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The Sociological Theories Of Ageism

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Ageism is any attitudes, actions, or institutional structure which subordinates a person or group because of their age or any assignment of roles in society purely on the basis of age. It typically reflects a prejudice in society against older adults. The concept of aging varies across different cultures as different countries have varying demographic statistics such as Japan and Italy having significant part of their population above the age of 60 versus most countries in Africa who have significant parts of their population below the age of 30. Most research on ageism is done on children, adolescents, or young adults with few studies on actual older adults. Age is increasingly becoming a more positive concept, yet older people are still stereotyped. The three theories in sociology about aging are disengagement, activity, and continuity.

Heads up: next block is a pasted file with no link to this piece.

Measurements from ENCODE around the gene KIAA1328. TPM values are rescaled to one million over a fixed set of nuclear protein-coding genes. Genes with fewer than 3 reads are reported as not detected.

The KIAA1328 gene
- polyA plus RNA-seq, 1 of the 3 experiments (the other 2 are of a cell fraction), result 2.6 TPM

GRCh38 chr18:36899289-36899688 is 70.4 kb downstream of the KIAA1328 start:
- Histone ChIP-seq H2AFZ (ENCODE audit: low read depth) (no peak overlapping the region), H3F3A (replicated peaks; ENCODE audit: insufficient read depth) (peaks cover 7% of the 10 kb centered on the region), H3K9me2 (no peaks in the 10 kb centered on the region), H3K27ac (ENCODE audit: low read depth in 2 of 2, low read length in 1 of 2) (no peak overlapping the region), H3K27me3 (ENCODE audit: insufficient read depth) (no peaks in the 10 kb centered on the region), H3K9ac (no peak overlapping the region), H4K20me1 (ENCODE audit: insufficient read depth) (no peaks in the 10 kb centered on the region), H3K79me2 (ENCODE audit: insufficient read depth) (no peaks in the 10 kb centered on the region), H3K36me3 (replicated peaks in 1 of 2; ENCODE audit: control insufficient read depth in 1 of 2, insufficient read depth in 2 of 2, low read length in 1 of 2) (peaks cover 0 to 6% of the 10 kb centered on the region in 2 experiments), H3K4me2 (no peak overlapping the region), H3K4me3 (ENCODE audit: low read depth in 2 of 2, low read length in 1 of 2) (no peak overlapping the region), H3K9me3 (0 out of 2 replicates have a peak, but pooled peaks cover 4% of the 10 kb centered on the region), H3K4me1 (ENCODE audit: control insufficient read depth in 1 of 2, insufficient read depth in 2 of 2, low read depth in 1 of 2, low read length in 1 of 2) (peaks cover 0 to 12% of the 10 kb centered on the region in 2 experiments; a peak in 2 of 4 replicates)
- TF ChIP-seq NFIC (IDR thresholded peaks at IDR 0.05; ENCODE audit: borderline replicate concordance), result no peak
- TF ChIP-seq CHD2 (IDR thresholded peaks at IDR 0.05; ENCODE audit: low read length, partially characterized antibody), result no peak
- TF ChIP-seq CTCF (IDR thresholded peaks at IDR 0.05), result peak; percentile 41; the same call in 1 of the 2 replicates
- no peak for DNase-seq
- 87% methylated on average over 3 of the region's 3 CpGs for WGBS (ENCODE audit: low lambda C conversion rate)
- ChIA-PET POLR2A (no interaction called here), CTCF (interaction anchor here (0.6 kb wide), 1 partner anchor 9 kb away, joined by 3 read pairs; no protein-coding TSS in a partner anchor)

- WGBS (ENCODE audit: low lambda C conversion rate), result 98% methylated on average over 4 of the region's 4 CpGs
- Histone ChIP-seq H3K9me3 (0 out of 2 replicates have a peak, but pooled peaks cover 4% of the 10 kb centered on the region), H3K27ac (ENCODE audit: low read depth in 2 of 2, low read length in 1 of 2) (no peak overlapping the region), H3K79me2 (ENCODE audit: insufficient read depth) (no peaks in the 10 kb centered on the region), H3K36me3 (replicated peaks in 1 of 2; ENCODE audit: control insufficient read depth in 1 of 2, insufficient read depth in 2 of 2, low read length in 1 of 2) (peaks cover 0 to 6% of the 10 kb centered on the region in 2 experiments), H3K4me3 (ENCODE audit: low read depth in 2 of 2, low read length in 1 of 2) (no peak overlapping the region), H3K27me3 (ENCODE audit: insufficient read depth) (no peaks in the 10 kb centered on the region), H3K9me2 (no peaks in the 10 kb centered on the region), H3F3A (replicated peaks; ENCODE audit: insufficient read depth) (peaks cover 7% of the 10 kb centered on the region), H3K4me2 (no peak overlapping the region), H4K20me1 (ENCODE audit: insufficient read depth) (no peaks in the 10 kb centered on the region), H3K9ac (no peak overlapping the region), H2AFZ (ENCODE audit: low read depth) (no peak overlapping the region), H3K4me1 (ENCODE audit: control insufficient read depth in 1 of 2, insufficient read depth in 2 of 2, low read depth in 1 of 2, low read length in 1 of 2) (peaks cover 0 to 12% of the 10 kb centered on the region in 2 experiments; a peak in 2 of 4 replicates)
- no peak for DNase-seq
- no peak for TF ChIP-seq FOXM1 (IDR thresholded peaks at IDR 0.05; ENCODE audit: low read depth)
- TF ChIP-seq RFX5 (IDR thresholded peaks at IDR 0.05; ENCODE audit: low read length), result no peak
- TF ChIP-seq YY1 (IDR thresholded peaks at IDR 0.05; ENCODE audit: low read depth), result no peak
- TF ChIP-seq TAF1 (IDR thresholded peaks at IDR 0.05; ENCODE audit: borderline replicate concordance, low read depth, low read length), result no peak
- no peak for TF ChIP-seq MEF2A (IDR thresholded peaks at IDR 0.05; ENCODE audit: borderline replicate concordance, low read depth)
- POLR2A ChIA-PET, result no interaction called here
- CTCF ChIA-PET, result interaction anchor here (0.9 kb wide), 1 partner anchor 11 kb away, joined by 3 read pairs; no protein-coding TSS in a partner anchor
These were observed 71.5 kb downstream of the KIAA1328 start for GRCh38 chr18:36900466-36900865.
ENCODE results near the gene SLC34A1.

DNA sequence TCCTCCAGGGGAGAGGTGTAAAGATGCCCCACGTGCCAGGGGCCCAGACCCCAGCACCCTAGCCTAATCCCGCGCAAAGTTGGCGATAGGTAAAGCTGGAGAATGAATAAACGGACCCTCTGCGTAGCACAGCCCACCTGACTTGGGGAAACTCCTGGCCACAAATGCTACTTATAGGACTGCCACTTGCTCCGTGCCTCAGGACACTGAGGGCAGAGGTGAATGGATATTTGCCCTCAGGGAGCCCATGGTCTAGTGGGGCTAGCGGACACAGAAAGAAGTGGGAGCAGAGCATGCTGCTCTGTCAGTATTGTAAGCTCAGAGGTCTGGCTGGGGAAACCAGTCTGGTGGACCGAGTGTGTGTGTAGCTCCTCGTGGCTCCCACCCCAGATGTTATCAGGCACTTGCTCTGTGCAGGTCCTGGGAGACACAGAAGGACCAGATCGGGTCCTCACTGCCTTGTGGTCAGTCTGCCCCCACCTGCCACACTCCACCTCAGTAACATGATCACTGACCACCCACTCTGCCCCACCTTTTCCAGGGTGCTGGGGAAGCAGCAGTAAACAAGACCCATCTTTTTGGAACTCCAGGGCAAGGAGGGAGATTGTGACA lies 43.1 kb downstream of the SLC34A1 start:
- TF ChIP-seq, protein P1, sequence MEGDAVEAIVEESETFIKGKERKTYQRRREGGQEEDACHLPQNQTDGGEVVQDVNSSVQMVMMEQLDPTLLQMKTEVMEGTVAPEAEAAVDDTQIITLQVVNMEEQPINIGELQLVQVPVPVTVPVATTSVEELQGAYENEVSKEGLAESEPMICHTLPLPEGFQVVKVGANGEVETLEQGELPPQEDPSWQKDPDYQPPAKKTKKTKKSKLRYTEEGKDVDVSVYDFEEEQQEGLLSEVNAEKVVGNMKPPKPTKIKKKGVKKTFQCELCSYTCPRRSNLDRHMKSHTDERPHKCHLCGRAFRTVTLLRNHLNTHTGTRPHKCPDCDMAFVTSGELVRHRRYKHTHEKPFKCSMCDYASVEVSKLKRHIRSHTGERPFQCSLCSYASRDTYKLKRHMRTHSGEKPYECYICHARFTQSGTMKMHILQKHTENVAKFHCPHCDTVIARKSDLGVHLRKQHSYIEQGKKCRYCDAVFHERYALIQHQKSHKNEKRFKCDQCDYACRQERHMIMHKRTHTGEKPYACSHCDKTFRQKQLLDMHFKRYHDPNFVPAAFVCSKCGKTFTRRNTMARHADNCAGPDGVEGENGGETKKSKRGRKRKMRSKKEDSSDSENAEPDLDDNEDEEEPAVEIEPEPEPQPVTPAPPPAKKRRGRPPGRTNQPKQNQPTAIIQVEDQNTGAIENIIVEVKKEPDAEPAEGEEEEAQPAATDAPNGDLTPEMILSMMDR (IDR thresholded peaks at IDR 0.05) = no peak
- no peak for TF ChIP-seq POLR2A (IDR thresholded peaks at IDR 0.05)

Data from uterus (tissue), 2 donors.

The first theory in sociology concerning aging is the disengagement theory from the functionalist perspective, developed by Elaine Cummings and Warren Earl Henry. Cummings and Henry theorized that as people age, older people should disengage from their roles in society and take on more roles that they are more accommodating to their degenerating physical and mental state. By older people leaving their roles in immediate society, they allow younger, more capable individuals to fill those spots, providing more productive and efficient results. A critical problem with this theory is that it assumes that older people are incapable of
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